Finally, don’t forget that your favorite charity can likely use more than just your money. Soup kitchens need hands to serve food; environmental groups need feet to survey land. If you have a particular skill such as Web design or marketing, you may be able to donate those services too.
Volunteering is a win-win. It means less money a charity must spend on hired help, and it gives you a chance to walk the walk and actually make a difference. And that is a warm, fuzzy feeling no check can ever match.
What is your favorite charity? Tell us in the comments below who you support and why they get your money.
More on Money Talks News
Check and see how badly the administrators are ripping people off. Some of the top paid executives have atrocity salaries.
Salvation Army has the least paid executive/leader of all charitable organizations that I have checked out.
The bho healthcare fund in America's biggest rip-off!!!
I'm a mail carrier for the USPS and I see what happens to charitable contributions. Have you seen the new mailers with money in them? There are coins in them, forever stamps, and sometimes even paper dollars. Where does the money for this come from? Do you want to give cash so you can get on a mailing list, then see your money go to other people who don't need it?
Another problem is that non-profit organizations can mail letters and large envelopes for just five cents. But in that case that mail never gets forwarded, because the organization is not paying for the extra services. So oftentimes these expensively printed envelopes and letters and charity seals and greeting cards go straight into the recycler. I come back to the station with a thick handful of those after every workday. THAT'S what's happening with your cash contributions.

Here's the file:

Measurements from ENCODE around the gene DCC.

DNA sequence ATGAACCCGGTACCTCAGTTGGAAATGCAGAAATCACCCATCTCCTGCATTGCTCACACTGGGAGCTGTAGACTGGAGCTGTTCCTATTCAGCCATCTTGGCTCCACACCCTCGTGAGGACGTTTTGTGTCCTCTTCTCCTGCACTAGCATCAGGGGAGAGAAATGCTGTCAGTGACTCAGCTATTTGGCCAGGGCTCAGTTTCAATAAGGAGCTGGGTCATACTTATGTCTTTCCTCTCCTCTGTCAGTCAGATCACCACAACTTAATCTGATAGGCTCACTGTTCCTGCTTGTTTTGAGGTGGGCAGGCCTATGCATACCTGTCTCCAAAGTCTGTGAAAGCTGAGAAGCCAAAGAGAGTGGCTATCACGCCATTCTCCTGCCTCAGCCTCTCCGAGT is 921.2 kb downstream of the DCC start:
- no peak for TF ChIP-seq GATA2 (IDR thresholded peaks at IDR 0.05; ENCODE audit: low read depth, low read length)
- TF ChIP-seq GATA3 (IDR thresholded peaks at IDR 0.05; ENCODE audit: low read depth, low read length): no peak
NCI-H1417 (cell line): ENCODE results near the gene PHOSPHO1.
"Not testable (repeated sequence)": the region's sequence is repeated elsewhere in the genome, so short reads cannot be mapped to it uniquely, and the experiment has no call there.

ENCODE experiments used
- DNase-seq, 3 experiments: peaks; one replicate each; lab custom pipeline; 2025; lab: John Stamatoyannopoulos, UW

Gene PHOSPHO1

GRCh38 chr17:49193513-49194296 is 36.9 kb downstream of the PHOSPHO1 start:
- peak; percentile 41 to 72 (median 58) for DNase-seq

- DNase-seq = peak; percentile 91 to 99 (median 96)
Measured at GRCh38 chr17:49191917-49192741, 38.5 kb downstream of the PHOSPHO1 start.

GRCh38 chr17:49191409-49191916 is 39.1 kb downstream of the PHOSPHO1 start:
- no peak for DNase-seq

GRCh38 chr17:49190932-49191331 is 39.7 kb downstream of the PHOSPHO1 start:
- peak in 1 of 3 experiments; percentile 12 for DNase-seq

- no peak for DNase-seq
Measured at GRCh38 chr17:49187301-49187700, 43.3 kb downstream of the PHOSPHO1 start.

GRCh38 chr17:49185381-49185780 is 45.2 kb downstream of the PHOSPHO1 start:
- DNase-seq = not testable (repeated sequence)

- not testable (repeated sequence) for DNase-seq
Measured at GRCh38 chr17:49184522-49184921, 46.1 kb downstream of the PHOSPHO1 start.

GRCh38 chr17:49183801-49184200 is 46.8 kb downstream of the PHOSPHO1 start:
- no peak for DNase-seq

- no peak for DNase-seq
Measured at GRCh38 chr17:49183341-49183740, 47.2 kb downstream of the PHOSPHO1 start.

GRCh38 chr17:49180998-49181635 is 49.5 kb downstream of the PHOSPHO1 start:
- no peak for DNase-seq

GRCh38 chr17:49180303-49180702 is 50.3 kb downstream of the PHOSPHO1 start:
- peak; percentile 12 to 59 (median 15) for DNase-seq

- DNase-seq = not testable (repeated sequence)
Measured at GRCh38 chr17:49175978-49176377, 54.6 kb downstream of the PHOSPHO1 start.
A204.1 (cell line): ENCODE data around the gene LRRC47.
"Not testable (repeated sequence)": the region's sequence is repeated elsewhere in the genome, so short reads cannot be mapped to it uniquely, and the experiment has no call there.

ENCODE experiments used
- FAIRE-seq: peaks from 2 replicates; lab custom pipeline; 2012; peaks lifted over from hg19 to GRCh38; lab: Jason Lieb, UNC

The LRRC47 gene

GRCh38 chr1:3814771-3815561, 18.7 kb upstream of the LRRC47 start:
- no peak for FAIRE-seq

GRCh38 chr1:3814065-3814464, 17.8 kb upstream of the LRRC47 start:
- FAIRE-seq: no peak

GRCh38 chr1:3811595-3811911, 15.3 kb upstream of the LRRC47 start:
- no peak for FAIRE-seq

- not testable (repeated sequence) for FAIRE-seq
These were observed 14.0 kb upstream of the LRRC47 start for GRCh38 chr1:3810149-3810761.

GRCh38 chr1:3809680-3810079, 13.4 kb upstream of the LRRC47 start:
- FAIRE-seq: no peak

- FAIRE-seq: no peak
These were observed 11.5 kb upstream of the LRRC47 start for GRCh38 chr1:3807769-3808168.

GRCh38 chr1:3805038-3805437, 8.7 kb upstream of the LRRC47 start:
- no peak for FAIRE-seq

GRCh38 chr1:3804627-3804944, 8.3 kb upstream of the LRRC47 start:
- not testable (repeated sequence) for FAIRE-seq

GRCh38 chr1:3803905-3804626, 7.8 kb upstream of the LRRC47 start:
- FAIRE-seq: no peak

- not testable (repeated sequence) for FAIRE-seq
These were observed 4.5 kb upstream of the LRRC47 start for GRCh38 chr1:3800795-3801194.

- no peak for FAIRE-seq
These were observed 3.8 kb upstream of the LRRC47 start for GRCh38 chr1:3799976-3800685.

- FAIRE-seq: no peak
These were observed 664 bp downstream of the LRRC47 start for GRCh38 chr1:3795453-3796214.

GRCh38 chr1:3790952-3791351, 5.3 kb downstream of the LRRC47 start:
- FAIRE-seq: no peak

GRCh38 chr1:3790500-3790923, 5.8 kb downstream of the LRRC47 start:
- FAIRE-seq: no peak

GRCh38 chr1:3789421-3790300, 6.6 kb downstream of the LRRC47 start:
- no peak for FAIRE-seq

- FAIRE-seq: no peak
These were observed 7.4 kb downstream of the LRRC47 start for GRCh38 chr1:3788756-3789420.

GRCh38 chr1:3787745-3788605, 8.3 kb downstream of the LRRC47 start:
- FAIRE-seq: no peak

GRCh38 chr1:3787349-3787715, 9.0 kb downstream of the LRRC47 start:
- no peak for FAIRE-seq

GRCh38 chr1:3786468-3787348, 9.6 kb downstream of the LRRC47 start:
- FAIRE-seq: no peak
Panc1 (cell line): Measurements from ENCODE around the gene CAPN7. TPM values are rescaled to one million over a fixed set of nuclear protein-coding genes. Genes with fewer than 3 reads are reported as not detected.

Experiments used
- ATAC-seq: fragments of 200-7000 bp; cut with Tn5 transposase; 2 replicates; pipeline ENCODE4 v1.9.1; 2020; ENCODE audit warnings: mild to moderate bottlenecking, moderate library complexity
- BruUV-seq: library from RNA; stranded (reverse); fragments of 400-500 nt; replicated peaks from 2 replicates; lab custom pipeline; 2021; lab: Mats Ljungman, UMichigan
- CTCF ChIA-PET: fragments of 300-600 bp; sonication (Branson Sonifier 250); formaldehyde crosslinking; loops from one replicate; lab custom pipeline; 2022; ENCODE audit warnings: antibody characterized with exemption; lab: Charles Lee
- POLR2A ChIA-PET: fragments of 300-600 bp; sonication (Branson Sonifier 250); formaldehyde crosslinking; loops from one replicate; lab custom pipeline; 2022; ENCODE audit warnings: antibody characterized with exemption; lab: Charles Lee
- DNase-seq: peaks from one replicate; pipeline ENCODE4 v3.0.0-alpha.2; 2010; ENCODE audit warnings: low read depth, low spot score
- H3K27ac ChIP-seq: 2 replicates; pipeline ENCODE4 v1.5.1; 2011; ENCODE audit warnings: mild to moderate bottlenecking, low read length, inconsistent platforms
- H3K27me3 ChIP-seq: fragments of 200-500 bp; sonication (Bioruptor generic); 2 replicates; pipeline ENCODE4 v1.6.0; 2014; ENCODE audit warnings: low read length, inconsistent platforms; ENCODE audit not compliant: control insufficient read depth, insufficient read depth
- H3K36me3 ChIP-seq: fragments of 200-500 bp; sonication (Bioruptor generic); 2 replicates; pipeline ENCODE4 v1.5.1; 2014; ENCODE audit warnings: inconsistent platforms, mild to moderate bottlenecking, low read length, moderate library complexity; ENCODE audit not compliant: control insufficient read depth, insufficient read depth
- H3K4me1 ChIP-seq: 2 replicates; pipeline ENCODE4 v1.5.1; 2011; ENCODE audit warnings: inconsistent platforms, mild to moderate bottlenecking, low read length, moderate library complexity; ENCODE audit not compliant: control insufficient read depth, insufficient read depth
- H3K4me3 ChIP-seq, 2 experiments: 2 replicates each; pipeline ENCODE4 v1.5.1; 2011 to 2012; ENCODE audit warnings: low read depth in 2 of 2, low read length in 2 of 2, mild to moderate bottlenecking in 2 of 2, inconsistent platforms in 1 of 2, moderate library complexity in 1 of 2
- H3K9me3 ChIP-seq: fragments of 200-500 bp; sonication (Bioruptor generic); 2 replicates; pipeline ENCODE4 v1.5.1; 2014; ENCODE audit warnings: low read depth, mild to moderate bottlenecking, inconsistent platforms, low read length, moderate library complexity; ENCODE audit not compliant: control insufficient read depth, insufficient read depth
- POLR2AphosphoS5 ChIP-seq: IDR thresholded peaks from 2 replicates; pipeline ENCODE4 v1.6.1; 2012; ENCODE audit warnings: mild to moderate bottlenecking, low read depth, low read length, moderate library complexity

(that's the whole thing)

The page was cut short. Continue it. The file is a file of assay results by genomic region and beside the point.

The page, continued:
I also prefer to help the animals, on top of donating to the ASPC we feed the animals during winter months ( Deer, Turkey's, Squirrels, Birds, and many more, wish more people did - they need help too).
We also donate to the Red Cross International - Philippines , and St Jude's and Shriners Hospitals for children - They help all children, don't charge patients, etc...
I do volunteer occasionally - should probably do more of that though...
I've worked at my company for almost 30 years.....and every single year they made a major push to donate to the United Way. Every single year, I've donated and raised the amount of my donation. This year, I suppose they had a United Way drive.....there was a notice posted at the time clocks announcing the winners of gift cards for United Way donations......but I never heard about it.
Of course, in the past, the United Way donation campaign was managed by the in-store HR managers. Now there are no HR managers to spread the word......because the entire HR department was eliminated.
Oh well, that's another $20 a week in my pay.
Charity donations are a fast and simple way to help those who are less fortunate, but we have to make sure we are giving to a cause that truly deserves it and one we know will actually use the donated products to help its people not make profit. Making a difference can be as easy as finding an old item that is not in use and giving it away to a charity who can truly take advantage of all the benefits that item may hold. I donated an old car to and it was great knowing I gave it to a charity that takes the car and actually gives it to someone who can really use it to change their lives and allow them to enable so many new possibilities that were limited due to a simple lack of transportation. At http://www.onlinecardonation.com/vehicledonations.html. They accept running and non-running vehicles to provide transportation and even financial aid. I know that they are non-profit and really use everything they get to help people. In such tough times, I think we can all do a little something to help, especially for a cause that makes such a great difference for everyday people limited by what is a necessity.